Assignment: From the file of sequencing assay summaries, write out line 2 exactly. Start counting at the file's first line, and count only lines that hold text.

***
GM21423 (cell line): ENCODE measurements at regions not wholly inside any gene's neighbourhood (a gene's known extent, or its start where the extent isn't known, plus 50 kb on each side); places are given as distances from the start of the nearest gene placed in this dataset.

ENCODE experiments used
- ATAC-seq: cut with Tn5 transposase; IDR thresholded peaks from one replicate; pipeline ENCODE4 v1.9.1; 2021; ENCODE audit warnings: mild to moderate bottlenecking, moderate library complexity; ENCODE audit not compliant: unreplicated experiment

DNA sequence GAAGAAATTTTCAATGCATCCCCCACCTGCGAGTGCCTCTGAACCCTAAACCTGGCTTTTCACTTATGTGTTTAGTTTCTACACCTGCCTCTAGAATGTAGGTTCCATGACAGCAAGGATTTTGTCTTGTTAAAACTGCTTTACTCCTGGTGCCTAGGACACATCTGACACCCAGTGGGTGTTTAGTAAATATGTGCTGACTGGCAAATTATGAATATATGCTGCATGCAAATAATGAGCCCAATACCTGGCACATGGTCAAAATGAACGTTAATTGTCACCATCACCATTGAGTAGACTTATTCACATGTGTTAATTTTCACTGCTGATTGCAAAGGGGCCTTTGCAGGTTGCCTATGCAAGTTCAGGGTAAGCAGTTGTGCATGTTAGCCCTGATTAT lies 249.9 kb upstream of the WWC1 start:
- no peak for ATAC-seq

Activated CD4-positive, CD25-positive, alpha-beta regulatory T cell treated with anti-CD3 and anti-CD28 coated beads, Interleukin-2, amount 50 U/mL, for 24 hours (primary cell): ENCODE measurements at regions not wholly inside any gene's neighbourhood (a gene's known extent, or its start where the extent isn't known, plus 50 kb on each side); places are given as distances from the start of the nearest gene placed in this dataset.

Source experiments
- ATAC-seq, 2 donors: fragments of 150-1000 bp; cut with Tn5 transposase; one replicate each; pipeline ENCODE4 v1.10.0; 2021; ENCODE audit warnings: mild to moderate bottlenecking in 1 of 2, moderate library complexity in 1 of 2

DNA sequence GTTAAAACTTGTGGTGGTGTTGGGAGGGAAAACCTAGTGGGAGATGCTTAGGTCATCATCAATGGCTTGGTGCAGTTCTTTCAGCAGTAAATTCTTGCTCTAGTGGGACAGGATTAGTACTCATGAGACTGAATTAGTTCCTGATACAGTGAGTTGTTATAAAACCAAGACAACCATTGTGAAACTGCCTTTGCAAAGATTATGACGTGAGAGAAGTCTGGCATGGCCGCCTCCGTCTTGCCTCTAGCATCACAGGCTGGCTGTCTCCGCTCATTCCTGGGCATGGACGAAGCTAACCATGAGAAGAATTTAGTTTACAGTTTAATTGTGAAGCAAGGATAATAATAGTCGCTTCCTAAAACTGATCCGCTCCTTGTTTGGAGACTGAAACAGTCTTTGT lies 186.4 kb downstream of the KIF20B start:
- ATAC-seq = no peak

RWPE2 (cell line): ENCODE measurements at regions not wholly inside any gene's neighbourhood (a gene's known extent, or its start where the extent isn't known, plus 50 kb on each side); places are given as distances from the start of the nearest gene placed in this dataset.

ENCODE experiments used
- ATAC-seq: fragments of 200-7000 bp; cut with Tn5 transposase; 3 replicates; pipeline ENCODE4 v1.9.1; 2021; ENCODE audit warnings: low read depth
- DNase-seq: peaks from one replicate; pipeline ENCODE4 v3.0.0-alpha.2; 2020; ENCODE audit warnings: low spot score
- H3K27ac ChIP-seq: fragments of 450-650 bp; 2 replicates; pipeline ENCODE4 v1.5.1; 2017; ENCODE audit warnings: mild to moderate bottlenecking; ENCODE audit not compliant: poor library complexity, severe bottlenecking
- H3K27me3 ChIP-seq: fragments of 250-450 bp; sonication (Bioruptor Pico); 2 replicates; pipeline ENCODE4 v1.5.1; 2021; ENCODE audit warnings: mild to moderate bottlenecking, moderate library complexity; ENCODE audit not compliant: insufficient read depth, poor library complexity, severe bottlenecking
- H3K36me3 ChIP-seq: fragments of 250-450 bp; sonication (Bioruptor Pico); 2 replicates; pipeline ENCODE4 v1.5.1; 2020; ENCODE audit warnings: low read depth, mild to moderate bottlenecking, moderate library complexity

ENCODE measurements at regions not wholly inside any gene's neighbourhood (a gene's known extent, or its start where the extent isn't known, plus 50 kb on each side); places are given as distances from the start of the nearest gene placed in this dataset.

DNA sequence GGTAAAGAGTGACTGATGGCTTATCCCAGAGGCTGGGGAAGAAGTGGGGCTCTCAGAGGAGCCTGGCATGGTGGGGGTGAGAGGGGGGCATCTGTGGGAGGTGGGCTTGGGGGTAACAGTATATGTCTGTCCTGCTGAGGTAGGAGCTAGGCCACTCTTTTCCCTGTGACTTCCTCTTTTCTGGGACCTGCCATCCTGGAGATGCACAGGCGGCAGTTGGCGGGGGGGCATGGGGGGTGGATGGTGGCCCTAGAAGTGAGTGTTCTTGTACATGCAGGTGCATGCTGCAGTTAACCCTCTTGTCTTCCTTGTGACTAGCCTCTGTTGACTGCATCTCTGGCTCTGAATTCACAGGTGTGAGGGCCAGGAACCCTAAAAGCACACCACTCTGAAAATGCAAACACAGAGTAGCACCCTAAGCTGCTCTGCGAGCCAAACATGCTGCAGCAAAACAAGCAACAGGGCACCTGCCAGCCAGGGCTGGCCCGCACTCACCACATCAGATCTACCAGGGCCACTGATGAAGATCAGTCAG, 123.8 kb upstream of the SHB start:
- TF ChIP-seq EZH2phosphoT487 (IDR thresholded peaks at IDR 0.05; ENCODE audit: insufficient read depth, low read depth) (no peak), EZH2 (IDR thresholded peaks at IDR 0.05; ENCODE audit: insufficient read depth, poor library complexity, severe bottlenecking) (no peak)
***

ENCODE experiments used